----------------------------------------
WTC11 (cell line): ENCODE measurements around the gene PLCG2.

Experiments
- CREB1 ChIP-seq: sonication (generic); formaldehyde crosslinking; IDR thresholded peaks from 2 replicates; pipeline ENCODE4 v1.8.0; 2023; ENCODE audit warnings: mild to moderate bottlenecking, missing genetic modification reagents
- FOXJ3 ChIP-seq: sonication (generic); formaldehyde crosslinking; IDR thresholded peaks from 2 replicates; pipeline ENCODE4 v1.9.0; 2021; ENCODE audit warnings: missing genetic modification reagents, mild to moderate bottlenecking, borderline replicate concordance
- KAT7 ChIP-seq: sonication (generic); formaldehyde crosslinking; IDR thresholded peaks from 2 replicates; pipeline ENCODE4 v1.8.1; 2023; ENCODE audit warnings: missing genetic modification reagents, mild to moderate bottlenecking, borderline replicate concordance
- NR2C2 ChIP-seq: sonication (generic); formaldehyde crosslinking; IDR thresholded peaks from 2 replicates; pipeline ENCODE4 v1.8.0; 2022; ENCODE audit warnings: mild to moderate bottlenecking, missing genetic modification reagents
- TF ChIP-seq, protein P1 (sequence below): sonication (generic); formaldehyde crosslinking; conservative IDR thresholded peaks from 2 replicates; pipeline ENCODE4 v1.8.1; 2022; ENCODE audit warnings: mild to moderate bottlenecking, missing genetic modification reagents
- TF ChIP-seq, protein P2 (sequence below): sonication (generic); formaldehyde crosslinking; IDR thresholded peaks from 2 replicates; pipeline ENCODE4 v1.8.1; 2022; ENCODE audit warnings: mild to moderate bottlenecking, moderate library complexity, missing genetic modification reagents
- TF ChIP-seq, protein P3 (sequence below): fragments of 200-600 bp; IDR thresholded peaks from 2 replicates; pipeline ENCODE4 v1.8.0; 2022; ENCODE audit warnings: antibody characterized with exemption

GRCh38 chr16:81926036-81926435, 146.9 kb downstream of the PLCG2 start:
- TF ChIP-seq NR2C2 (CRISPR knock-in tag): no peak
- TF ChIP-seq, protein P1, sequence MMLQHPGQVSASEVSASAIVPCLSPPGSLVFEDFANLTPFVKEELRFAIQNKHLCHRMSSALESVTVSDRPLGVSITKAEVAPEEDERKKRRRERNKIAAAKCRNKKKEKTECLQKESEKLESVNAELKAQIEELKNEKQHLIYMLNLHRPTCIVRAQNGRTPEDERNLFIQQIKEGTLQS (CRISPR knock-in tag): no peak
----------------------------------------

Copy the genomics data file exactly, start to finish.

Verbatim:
WTC11 (cell line): ENCODE measurements around the gene PLCG2.

Experiments
- CREB1 ChIP-seq: sonication (generic); formaldehyde crosslinking; IDR thresholded peaks from 2 replicates; pipeline ENCODE4 v1.8.0; 2023; ENCODE audit warnings: mild to moderate bottlenecking, missing genetic modification reagents
- FOXJ3 ChIP-seq: sonication (generic); formaldehyde crosslinking; IDR thresholded peaks from 2 replicates; pipeline ENCODE4 v1.9.0; 2021; ENCODE audit warnings: missing genetic modification reagents, mild to moderate bottlenecking, borderline replicate concordance
- KAT7 ChIP-seq: sonication (generic); formaldehyde crosslinking; IDR thresholded peaks from 2 replicates; pipeline ENCODE4 v1.8.1; 2023; ENCODE audit warnings: missing genetic modification reagents, mild to moderate bottlenecking, borderline replicate concordance
- NR2C2 ChIP-seq: sonication (generic); formaldehyde crosslinking; IDR thresholded peaks from 2 replicates; pipeline ENCODE4 v1.8.0; 2022; ENCODE audit warnings: mild to moderate bottlenecking, missing genetic modification reagents
- TF ChIP-seq, protein P1 (sequence below): sonication (generic); formaldehyde crosslinking; conservative IDR thresholded peaks from 2 replicates; pipeline ENCODE4 v1.8.1; 2022; ENCODE audit warnings: mild to moderate bottlenecking, missing genetic modification reagents
- TF ChIP-seq, protein P2 (sequence below): sonication (generic); formaldehyde crosslinking; IDR thresholded peaks from 2 replicates; pipeline ENCODE4 v1.8.1; 2022; ENCODE audit warnings: mild to moderate bottlenecking, moderate library complexity, missing genetic modification reagents
- TF ChIP-seq, protein P3 (sequence below): fragments of 200-600 bp; IDR thresholded peaks from 2 replicates; pipeline ENCODE4 v1.8.0; 2022; ENCODE audit warnings: antibody characterized with exemption

GRCh38 chr16:81926036-81926435, 146.9 kb downstream of the PLCG2 start:
- TF ChIP-seq NR2C2 (CRISPR knock-in tag): no peak
- TF ChIP-seq, protein P1, sequence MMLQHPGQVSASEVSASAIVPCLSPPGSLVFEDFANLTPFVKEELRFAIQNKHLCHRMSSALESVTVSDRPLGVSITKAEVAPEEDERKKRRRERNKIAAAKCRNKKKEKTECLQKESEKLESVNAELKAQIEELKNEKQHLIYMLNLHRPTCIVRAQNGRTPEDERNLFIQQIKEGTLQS (CRISPR knock-in tag): no peak